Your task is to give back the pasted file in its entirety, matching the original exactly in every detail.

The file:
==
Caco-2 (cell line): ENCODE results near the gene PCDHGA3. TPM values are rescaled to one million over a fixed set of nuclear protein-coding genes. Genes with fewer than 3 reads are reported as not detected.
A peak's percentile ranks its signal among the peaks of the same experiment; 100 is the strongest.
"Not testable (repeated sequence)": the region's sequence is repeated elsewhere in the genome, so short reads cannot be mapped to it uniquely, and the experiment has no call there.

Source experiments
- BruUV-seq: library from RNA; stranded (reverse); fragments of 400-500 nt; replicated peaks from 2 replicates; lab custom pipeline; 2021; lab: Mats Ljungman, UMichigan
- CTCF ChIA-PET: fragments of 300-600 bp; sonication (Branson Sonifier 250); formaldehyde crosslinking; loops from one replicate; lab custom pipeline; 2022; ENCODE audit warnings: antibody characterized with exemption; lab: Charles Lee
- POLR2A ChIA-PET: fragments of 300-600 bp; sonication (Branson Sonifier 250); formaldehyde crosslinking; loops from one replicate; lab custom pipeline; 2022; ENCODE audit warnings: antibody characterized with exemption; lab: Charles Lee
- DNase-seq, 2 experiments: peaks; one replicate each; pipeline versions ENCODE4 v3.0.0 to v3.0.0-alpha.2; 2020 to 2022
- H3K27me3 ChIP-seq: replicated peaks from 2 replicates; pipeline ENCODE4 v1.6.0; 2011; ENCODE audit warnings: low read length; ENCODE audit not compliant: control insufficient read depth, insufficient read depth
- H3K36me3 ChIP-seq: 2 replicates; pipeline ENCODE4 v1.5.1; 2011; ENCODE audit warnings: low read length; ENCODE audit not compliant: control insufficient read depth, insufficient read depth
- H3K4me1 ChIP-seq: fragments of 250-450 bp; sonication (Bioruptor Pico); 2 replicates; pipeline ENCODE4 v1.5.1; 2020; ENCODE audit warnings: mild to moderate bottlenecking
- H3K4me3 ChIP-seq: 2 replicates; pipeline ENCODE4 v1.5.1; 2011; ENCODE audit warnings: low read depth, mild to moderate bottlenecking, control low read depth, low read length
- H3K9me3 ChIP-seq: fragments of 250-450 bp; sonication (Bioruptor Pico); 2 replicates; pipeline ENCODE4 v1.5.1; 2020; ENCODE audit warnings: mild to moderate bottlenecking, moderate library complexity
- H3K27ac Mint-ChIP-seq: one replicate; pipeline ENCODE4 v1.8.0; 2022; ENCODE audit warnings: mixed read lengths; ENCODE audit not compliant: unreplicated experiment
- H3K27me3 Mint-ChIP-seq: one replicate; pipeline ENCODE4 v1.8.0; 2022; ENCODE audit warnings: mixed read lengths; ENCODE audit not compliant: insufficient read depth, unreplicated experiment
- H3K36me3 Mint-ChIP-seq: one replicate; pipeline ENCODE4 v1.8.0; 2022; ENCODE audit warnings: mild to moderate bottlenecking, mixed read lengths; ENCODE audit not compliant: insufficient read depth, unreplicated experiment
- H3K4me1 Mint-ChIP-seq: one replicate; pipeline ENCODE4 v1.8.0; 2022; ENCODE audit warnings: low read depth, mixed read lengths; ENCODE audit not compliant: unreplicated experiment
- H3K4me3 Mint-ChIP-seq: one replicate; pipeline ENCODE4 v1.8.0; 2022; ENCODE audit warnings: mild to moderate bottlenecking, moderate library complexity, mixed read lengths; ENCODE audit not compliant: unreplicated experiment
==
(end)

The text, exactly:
Caco-2 (cell line): ENCODE results near the gene PCDHGA3. TPM values are rescaled to one million over a fixed set of nuclear protein-coding genes. Genes with fewer than 3 reads are reported as not detected.
A peak's percentile ranks its signal among the peaks of the same experiment; 100 is the strongest.
"Not testable (repeated sequence)": the region's sequence is repeated elsewhere in the genome, so short reads cannot be mapped to it uniquely, and the experiment has no call there.

Source experiments
- BruUV-seq: library from RNA; stranded (reverse); fragments of 400-500 nt; replicated peaks from 2 replicates; lab custom pipeline; 2021; lab: Mats Ljungman, UMichigan
- CTCF ChIA-PET: fragments of 300-600 bp; sonication (Branson Sonifier 250); formaldehyde crosslinking; loops from one replicate; lab custom pipeline; 2022; ENCODE audit warnings: antibody characterized with exemption; lab: Charles Lee
- POLR2A ChIA-PET: fragments of 300-600 bp; sonication (Branson Sonifier 250); formaldehyde crosslinking; loops from one replicate; lab custom pipeline; 2022; ENCODE audit warnings: antibody characterized with exemption; lab: Charles Lee
- DNase-seq, 2 experiments: peaks; one replicate each; pipeline versions ENCODE4 v3.0.0 to v3.0.0-alpha.2; 2020 to 2022
- H3K27me3 ChIP-seq: replicated peaks from 2 replicates; pipeline ENCODE4 v1.6.0; 2011; ENCODE audit warnings: low read length; ENCODE audit not compliant: control insufficient read depth, insufficient read depth
- H3K36me3 ChIP-seq: 2 replicates; pipeline ENCODE4 v1.5.1; 2011; ENCODE audit warnings: low read length; ENCODE audit not compliant: control insufficient read depth, insufficient read depth
- H3K4me1 ChIP-seq: fragments of 250-450 bp; sonication (Bioruptor Pico); 2 replicates; pipeline ENCODE4 v1.5.1; 2020; ENCODE audit warnings: mild to moderate bottlenecking
- H3K4me3 ChIP-seq: 2 replicates; pipeline ENCODE4 v1.5.1; 2011; ENCODE audit warnings: low read depth, mild to moderate bottlenecking, control low read depth, low read length
- H3K9me3 ChIP-seq: fragments of 250-450 bp; sonication (Bioruptor Pico); 2 replicates; pipeline ENCODE4 v1.5.1; 2020; ENCODE audit warnings: mild to moderate bottlenecking, moderate library complexity
- H3K27ac Mint-ChIP-seq: one replicate; pipeline ENCODE4 v1.8.0; 2022; ENCODE audit warnings: mixed read lengths; ENCODE audit not compliant: unreplicated experiment
- H3K27me3 Mint-ChIP-seq: one replicate; pipeline ENCODE4 v1.8.0; 2022; ENCODE audit warnings: mixed read lengths; ENCODE audit not compliant: insufficient read depth, unreplicated experiment
- H3K36me3 Mint-ChIP-seq: one replicate; pipeline ENCODE4 v1.8.0; 2022; ENCODE audit warnings: mild to moderate bottlenecking, mixed read lengths; ENCODE audit not compliant: insufficient read depth, unreplicated experiment
- H3K4me1 Mint-ChIP-seq: one replicate; pipeline ENCODE4 v1.8.0; 2022; ENCODE audit warnings: low read depth, mixed read lengths; ENCODE audit not compliant: unreplicated experiment
- H3K4me3 Mint-ChIP-seq: one replicate; pipeline ENCODE4 v1.8.0; 2022; ENCODE audit warnings: mild to moderate bottlenecking, moderate library complexity, mixed read lengths; ENCODE audit not compliant: unreplicated experiment